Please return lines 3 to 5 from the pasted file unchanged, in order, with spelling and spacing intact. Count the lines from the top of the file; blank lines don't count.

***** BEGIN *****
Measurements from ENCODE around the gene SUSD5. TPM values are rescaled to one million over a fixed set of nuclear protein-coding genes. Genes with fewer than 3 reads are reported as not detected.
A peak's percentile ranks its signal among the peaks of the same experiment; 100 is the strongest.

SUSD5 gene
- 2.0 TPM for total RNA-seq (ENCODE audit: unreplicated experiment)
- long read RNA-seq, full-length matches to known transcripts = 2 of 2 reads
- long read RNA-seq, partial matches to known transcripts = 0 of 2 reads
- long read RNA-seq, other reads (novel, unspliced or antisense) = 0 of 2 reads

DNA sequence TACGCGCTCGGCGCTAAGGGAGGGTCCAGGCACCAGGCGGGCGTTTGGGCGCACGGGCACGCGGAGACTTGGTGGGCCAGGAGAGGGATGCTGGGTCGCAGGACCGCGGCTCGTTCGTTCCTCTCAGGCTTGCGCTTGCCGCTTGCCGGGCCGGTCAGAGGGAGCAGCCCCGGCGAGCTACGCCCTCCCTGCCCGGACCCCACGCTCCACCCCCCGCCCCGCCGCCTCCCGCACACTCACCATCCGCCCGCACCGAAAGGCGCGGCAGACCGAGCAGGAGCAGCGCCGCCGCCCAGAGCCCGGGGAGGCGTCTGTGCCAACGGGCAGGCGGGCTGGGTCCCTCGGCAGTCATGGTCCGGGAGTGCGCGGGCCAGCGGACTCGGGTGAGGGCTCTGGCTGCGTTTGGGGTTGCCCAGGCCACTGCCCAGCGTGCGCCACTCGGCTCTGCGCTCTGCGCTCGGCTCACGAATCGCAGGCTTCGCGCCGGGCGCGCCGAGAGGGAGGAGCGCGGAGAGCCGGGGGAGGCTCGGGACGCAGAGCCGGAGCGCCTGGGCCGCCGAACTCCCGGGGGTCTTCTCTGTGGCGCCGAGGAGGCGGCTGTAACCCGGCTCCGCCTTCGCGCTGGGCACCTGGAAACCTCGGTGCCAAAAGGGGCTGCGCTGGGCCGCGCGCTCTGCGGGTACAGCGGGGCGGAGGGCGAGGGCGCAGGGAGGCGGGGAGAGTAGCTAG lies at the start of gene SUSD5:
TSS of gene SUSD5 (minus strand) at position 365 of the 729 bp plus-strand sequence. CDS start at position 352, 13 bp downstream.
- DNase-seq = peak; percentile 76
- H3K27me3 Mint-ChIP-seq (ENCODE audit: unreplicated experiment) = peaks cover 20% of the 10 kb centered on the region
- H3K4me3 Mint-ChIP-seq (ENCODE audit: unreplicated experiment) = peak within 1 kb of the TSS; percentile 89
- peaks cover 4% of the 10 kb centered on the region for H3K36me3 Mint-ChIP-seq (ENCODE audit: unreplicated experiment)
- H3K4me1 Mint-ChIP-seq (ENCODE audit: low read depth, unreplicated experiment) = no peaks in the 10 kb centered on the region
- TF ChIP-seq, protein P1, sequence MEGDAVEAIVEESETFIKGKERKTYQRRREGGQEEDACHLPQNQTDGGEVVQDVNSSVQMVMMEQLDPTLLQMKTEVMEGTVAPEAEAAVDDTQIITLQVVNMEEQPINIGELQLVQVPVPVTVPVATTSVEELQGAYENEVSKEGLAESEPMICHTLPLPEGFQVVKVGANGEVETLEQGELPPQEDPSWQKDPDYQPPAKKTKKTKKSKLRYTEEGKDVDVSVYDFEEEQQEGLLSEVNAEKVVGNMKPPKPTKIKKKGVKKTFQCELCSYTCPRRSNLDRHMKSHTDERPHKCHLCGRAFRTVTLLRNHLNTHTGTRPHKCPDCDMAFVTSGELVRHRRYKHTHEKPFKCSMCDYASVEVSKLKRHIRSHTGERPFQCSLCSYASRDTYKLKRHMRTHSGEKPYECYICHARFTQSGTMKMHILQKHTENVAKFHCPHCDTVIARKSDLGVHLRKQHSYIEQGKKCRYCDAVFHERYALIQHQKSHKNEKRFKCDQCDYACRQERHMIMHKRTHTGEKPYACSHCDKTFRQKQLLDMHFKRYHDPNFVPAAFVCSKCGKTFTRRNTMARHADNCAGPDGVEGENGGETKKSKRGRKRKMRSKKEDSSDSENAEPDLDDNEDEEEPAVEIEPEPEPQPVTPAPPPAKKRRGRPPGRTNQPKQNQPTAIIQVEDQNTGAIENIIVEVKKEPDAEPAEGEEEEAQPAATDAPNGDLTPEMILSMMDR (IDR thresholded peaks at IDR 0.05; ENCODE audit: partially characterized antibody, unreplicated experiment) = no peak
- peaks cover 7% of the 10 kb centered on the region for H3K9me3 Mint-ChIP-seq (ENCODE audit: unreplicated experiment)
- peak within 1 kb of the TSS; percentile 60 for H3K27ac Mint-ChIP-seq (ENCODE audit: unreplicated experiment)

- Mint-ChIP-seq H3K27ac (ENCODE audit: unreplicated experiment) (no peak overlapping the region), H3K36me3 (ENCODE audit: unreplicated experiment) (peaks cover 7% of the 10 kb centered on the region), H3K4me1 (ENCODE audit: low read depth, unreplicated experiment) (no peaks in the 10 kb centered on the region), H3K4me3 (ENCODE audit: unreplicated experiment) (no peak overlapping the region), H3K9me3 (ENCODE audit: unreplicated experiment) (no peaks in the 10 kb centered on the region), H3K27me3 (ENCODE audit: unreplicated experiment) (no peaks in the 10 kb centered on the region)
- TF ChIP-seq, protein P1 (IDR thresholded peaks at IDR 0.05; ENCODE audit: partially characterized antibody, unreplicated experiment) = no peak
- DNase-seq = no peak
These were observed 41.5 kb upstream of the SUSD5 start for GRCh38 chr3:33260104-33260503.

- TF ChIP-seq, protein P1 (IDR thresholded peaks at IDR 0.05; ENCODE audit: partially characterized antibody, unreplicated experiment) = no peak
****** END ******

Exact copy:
SUSD5 gene
- 2.0 TPM for total RNA-seq (ENCODE audit: unreplicated experiment)
- long read RNA-seq, full-length matches to known transcripts = 2 of 2 reads